NEW DELHI (Reuters) – One Friday morning before dawn, a half-empty Volvo coach slipped out of New Delhi’s Ambedkar bus terminal under armed guard, the sirens of a police convoy wailing.
Carrying a mixture of Indian and Pakistani tourists, the bus, emblazoned with the flags of both countries and the phrase ‘Sada-e-Sarhad’ (Call of the Frontier), is one of the few remaining transport links between the nuclear-armed neighbors, who clashed last month over the disputed Kashmir region in a conflict that alarmed world powers.
But as Reuters found on a return trip on what is also known as the ‘dosti (friendship) bus’, that runs daily except Sundays between Delhi and the Pakistani city of Lahore, it is a powerful symbol of hope for better relations between the rivals, who despite their political differences share strong linguistic, cultural and family ties.
After breakfast at a government-run restaurant on the highway where police seal off the grounds, passengers from both countries watch a Bollywood film on board, starring one of India’s many Muslim actors.
“Salman Khan is a Muslim, he is one of us,” said Hilal Ahmad Mir, 36, a Kashmiri apple farmer and father of four.
The journey from his home in the south Kashmir valley to Pakistan’s capital Islamabad to visit his brother Hamid, should be less than 300 km by the most direct route, across the contested border known as the Line of Control.
But with the ongoing conflict making that route effectively impossible, he is forced to take a lengthy detour via Delhi and Lahore, before eventually reaching Islamabad two days later.
Still, he is upbeat.
“Pakistan makes it easy for Kashmiris to get a visa,” he said. “In some ways, Pakistan and India have a very good relationship. We have had a lot of damage. We want friendship, not guns.”
India and Pakistan have thousands of years of shared history. Delhi and Lahore’s sandstone forts and grand mosques were all constructed by the Mughal empire, and both countries were later part of British colonial India.
When Britain gave up control of the Indian subcontinent in 1947, it hastily partitioned it into Hindu-majority India and Islamic Pakistan. Hundreds of thousands died in ethnic bloodshed and millions more became refugees.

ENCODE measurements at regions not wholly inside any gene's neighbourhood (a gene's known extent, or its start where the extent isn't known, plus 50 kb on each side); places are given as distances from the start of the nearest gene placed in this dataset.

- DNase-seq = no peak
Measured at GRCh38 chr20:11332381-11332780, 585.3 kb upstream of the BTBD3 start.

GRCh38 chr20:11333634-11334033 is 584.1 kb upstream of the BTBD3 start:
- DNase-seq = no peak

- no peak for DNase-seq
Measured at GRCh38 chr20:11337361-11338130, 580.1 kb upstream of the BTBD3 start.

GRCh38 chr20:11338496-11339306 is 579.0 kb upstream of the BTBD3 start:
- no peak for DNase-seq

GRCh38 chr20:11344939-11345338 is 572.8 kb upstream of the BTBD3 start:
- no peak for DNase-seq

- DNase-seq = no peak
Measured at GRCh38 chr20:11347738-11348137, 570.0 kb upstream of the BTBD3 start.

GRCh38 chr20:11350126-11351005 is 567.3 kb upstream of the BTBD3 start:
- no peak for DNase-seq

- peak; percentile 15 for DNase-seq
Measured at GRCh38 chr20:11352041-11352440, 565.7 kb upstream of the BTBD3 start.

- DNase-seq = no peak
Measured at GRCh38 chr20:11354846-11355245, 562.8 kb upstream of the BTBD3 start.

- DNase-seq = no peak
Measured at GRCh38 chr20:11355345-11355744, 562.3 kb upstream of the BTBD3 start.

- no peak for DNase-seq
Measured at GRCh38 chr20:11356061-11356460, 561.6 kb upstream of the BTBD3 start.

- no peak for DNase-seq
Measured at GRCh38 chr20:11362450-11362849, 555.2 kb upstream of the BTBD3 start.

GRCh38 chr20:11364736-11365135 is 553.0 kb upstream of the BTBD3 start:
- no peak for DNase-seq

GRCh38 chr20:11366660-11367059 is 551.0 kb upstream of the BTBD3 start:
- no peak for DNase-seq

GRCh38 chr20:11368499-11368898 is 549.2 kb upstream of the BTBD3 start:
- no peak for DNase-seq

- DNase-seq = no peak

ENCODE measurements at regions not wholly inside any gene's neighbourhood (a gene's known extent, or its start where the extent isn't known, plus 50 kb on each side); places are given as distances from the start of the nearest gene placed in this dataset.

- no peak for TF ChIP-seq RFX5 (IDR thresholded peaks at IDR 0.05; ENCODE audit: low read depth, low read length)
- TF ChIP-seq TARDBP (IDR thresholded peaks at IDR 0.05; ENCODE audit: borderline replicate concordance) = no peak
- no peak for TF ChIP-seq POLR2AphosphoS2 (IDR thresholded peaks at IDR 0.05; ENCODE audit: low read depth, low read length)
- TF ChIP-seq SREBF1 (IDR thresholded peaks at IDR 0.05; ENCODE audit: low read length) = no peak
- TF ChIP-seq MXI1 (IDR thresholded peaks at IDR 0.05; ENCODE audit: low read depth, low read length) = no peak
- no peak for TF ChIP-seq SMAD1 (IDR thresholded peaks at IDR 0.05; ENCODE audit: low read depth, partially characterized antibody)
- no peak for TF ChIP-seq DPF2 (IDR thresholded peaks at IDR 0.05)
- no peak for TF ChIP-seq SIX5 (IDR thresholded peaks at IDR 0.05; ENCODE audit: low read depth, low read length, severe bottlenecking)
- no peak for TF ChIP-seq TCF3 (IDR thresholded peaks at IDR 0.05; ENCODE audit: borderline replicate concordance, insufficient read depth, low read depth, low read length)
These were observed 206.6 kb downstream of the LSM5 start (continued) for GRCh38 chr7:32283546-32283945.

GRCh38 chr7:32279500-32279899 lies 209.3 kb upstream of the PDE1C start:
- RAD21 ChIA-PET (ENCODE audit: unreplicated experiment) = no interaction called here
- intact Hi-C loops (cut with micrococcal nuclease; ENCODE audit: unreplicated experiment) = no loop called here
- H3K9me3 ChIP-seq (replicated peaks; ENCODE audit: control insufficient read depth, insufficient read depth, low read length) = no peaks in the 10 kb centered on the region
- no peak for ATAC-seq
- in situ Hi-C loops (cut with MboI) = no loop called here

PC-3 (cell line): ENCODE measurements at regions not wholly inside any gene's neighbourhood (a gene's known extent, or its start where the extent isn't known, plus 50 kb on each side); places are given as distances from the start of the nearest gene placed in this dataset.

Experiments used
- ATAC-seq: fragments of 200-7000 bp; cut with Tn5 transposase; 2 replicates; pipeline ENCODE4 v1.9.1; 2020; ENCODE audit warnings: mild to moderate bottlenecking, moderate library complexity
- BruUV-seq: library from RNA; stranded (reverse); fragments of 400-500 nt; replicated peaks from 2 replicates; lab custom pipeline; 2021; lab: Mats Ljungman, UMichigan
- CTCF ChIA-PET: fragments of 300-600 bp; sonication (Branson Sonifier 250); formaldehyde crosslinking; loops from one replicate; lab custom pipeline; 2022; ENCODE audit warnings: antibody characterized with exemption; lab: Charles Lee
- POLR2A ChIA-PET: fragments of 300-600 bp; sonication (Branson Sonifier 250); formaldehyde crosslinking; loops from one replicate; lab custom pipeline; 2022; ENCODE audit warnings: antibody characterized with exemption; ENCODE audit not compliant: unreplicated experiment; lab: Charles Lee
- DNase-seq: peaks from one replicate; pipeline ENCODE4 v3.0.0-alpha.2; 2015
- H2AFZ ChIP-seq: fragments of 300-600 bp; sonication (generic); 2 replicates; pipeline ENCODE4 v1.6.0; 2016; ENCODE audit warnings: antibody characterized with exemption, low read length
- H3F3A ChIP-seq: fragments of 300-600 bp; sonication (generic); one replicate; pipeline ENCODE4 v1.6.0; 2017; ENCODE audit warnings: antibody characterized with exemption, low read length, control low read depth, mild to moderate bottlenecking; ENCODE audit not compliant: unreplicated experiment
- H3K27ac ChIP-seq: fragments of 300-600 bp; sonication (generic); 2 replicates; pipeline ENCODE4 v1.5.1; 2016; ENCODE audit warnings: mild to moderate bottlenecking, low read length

Relations between the two countries have been strained ever since. They have fought three wars, two of them over the Muslim-majority Kashmir region that both claim in full but rule in part. Last month, they clashed over a suicide attack on an Indian paramilitary convoy in Kashmir by Pakistani militants.
In an attempt to maintain close links to Indian-administered Kashmir, Pakistan often approves visas for the Muslim-majority population on the same day.
For the vast majority of people in both countries, however, arranging a visa to visit to the other side is a bureaucratic process that often takes as long as three months, according to half a dozen of the bus’s passengers.
“My family is divided: my wife’s side is in India, my side in Pakistan,” said Shoaib Mohammed, a banker from Karachi returning after a month in Delhi. “The visa process takes at least 45 days and is often extended.”
Though the bus, inaugurated in 1999 by India’s then-prime minister Atal Bihari Vajpayee, has been briefly suspended over the years, it ran uninterrupted through the last major clash between the two countries that erupted weeks after the launch.
Neither has it been canceled over the tensions of the last month, although passenger numbers dropped into the single digits, officials said, a testimony to the huge police operation to protect it.
Several armed police are always on board – one of whom on this trip snores on the back seat, rifle on his lap. Dozens more block off roads in Delhi and other major towns, while a convoy ahead clears traffic.
But even without policing costs, the bus loses money, according to a senior Pakistani diplomat based in New Delhi familiar with the bus’s operations.
“Commercially, the bus is a failure,” he said. “But relations between the two countries are so bad at the moment neither side can afford to cancel it.”
After lunch in another deserted and heavily guarded highway restaurant, the bus passes through Wagah-Attari, one of the few active border crossings between India and Pakistan. It is best known for an elaborate dusk ceremony where high-kicking guards from both countries perform a choreographed routine at a purpose-built stadium that straddles the border.
Most days, just 100 people cross in either direction, Indian and Pakistani border officials said. Both times Reuters crossed the border, the process took close to three hours, and the terminal was deserted with no other travelers in sight apart from those on the bus.
Mir, from Kashmir, is held by Indian border officials for 40 minutes for questioning.
“Kashmiris are dangerous,” he laughed, as he returned to the bus.
Shortly before the dusk ceremony begins, the bus drives across the border through the stadium, where hundreds of spectators from both countries roar their approval.
Passengers then pass through near-identical Pakistani immigration checks.
On board, spirits are high as the bus begins its last lap to the center of Lahore, about 20 km away.
“We have been visiting for the last 40 years and this time there were no problems for me as a normal visitor,” Mr Mohammed said, of his visit to Delhi when tensions were at their peak. “I didn’t feel any anger against Pakistanis. Nothing.”